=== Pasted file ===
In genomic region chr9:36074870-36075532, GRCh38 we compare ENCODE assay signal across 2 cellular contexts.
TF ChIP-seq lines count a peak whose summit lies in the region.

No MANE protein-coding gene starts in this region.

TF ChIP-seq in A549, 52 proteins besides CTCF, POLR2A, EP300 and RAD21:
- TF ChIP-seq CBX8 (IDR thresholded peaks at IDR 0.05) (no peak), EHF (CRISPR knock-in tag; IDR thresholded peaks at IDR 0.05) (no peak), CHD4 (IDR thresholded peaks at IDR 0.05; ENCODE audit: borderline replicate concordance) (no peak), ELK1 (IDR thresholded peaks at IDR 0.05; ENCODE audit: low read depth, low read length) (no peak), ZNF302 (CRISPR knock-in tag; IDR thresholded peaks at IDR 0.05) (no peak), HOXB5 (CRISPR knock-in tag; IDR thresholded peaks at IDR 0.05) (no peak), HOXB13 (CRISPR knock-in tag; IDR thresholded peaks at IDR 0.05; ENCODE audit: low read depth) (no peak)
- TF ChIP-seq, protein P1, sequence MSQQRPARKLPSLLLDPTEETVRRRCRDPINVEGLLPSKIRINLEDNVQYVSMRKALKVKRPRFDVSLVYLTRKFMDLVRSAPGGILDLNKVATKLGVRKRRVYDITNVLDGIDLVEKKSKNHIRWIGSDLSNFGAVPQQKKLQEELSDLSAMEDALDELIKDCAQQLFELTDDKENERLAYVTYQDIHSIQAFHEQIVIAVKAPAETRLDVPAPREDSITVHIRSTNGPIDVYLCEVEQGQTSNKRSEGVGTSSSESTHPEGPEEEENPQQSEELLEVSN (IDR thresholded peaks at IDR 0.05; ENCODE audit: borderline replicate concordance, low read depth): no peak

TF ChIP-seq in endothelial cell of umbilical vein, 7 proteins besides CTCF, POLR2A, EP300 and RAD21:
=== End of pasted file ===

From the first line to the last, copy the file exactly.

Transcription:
In genomic region chr9:36074870-36075532, GRCh38 we compare ENCODE assay signal across 2 cellular contexts.
TF ChIP-seq lines count a peak whose summit lies in the region.

No MANE protein-coding gene starts in this region.

TF ChIP-seq in A549, 52 proteins besides CTCF, POLR2A, EP300 and RAD21:
- TF ChIP-seq CBX8 (IDR thresholded peaks at IDR 0.05) (no peak), EHF (CRISPR knock-in tag; IDR thresholded peaks at IDR 0.05) (no peak), CHD4 (IDR thresholded peaks at IDR 0.05; ENCODE audit: borderline replicate concordance) (no peak), ELK1 (IDR thresholded peaks at IDR 0.05; ENCODE audit: low read depth, low read length) (no peak), ZNF302 (CRISPR knock-in tag; IDR thresholded peaks at IDR 0.05) (no peak), HOXB5 (CRISPR knock-in tag; IDR thresholded peaks at IDR 0.05) (no peak), HOXB13 (CRISPR knock-in tag; IDR thresholded peaks at IDR 0.05; ENCODE audit: low read depth) (no peak)
- TF ChIP-seq, protein P1, sequence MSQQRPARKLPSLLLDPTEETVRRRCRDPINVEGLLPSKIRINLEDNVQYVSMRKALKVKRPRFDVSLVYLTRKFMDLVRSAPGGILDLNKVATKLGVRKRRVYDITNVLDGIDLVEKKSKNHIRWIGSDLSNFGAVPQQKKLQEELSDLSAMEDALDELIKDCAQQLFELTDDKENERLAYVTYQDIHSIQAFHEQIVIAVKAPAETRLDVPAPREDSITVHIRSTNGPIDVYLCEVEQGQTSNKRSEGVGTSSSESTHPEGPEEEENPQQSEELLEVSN (IDR thresholded peaks at IDR 0.05; ENCODE audit: borderline replicate concordance, low read depth): no peak

TF ChIP-seq in endothelial cell of umbilical vein, 7 proteins besides CTCF, POLR2A, EP300 and RAD21: